Memory of the Poor

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Memory of Pope Saint Calixtus (†222). He was a friend to the poor and founded the house of prayer on which later would be built the basilica of Santa Maria in Trastevere.
Muslims celebrate the Feast of the Sacrifice (Aid-al Adha).

Reading of the Word of God

Alleluia, alleluia, alleluia

This is the Gospel of the poor,
liberation for the imprisoned,
sight for the blind,
freedom for the oppressed.

Alleluia, alleluia, alleluia

1 Maccabees 3, 10-26

Next, Apollonius mustered the gentiles and a large force from Samaria to make war on Israel.

When Judas learned of it, he went out to meet him and routed and killed him. Many fell wounded, and the survivors took to flight.

Their spoils were seized and the sword of Apollonius was taken by Judas, who used it to fight with throughout his life.

On hearing that Judas had raised a mixed force of believers and seasoned fighters,

Seron, commander of the Syrian troops, said, 'I shall make a name for myself and gain honour in the kingdom if I fight Judas and those supporters of his who are so contemptuous of the king's orders.'

He therefore launched another expedition, with a strong army of unbelievers to support him in taking revenge on the Israelites.

He had nearly reached the descent of Beth-Horon when Judas went out to confront him with a handful of men.

But as soon as these saw the force advancing to meet them, they said to Judas, 'How can we, few as we are, engage such overwhelming numbers? We are exhausted as it is, not having had anything to eat today.'

'It is easy', Judas answered, 'for a great number to be defeated by a few; indeed, in the sight of Heaven, deliverance, whether by many or by few, is all one;

for victory in war does not depend on the size of the fighting force: Heaven accords the strength.

They are coming against us in full-blown insolence and lawlessness to destroy us, our wives and our children, and to plunder us;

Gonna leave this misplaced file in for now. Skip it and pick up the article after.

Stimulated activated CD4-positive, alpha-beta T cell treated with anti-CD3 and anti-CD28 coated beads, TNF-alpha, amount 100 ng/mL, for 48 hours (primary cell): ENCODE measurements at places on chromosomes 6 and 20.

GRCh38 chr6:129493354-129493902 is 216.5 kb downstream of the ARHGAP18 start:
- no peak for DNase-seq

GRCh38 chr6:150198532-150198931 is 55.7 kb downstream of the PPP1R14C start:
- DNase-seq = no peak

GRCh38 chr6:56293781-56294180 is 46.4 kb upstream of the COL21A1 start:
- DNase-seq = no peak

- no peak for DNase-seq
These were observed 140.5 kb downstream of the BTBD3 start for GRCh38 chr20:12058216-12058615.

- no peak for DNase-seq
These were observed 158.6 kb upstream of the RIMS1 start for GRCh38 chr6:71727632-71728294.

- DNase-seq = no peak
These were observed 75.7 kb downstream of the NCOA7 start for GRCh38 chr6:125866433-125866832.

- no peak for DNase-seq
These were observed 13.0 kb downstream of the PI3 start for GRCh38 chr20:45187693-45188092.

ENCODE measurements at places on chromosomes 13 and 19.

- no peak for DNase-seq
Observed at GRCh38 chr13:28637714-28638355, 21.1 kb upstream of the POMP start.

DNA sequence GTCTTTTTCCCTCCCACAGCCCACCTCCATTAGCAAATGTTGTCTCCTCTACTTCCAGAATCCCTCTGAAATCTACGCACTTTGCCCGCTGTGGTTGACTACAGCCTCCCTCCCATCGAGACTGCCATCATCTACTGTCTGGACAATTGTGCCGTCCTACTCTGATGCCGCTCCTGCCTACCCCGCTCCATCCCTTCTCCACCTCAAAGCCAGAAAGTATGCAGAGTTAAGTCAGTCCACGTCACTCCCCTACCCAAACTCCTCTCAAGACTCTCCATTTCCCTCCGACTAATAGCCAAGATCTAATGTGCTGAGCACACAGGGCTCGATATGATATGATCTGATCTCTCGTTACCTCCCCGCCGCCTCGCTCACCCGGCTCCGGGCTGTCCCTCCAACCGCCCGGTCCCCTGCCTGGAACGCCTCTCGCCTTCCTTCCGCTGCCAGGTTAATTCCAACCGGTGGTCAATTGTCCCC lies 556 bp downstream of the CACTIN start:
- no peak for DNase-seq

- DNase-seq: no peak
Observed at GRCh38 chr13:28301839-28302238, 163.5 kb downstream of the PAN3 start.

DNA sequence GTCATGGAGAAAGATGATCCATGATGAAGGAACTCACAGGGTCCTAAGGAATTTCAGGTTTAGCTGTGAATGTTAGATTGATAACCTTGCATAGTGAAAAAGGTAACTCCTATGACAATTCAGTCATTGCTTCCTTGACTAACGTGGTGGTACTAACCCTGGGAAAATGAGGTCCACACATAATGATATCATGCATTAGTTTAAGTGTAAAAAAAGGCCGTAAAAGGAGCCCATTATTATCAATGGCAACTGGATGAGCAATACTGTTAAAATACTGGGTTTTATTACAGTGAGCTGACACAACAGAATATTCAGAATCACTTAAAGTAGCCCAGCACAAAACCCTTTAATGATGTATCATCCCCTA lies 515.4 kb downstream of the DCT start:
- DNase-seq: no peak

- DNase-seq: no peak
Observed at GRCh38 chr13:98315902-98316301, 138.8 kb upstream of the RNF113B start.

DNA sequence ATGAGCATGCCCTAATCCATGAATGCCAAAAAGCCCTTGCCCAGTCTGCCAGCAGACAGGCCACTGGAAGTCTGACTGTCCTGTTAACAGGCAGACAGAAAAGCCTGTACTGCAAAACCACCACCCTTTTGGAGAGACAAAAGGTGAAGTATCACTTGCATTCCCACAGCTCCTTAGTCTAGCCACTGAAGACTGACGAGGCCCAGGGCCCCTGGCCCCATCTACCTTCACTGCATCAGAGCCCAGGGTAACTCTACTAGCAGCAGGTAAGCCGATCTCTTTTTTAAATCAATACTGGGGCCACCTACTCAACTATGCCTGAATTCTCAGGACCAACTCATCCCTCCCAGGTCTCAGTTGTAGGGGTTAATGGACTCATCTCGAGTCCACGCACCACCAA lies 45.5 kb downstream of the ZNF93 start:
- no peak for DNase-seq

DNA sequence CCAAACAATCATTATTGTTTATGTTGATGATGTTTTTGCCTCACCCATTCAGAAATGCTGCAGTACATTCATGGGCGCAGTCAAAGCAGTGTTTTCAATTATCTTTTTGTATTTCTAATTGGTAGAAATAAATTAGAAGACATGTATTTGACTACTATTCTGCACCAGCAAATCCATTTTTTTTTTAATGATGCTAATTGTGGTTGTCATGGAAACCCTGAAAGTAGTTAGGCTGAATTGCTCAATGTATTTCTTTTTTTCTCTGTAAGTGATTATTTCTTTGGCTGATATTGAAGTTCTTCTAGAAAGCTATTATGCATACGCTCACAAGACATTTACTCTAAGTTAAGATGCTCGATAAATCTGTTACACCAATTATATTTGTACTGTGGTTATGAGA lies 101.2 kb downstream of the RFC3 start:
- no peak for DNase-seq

but we are fighting for our lives and our laws,

and he will crush them before our eyes; do not be afraid of them.'

When he had finished speaking, he made a sudden sally against Seron and his force and overwhelmed them.

Judas pursued them down from Beth-Horon as far as the plain. About eight hundred of their men fell, and the rest took refuge in the country of the Philistines.

Judas and his brothers began to be feared, and alarm seized the surrounding peoples.

His name even reached the king's ears, and among the nations there was talk of Judas and his battles.


Alleluia, alleluia, alleluia

The Son of Man came to serve,
whoever wants to be great
should become servant of all.

Alleluia, alleluia, alleluia

The action of Judas concerned the Syrian authorities quite a bit so that they decided to repress through force any idea of rebellion. Apollonius, who had already taken terrible reprisals against the Jews in Jerusalem, led the first action (1:29). In his army there were also Samaritan soldiers, who were traditionally hostile to the Jews. What is said about this first clash is only that Judas killed the majority of the enemy army and took the sword of Apollonius, who was killed, as David did after killing Goliath (1 Sam 17:51). After Apollonius’ action, there was that of Seron, his superior in the militant hierarchy, who wanted to fix the check suffered by his subordinate Apollonius. He gathered an army stronger than Judas’, both because of number and of tactic skills. Judas’ army was made of a small group of “pious” Jews (Hasideans) and some badly equipped and suffering warriors due to their vagabond life. After seeing so numerous an army, they felt disheartened and told Judas, “How can we, few as we are, fight against so great and so strong multitude? And we are faint, for we have eaten nothing today.” But Judas, recalling the faith in the Lord, answered, “It is easy for many to be hemmed in by few, for in the sight of Heaven there is no difference between saving by many or by few. It is not on the size of the army that victory in battle depends, but strength comes from Heaven.” And he continued: “They come against us in great insolence and lawlessness to destroy us and our wives and our children, and to despoil us. But we fight for our lives and our laws. He himself will crush them before us; as for you, do not be afraid of them.” The entire story of the people of Israel is marked by this conviction of faith: it is not the strength of humans that saves Israel but the power of God that guides and protects it. With his words, Judas strengthens the faith of his troops, defeating the enemy army that is far better equipped and more powerful. This is the logic of faith which century after century reaches us as well: our salvation is in God only.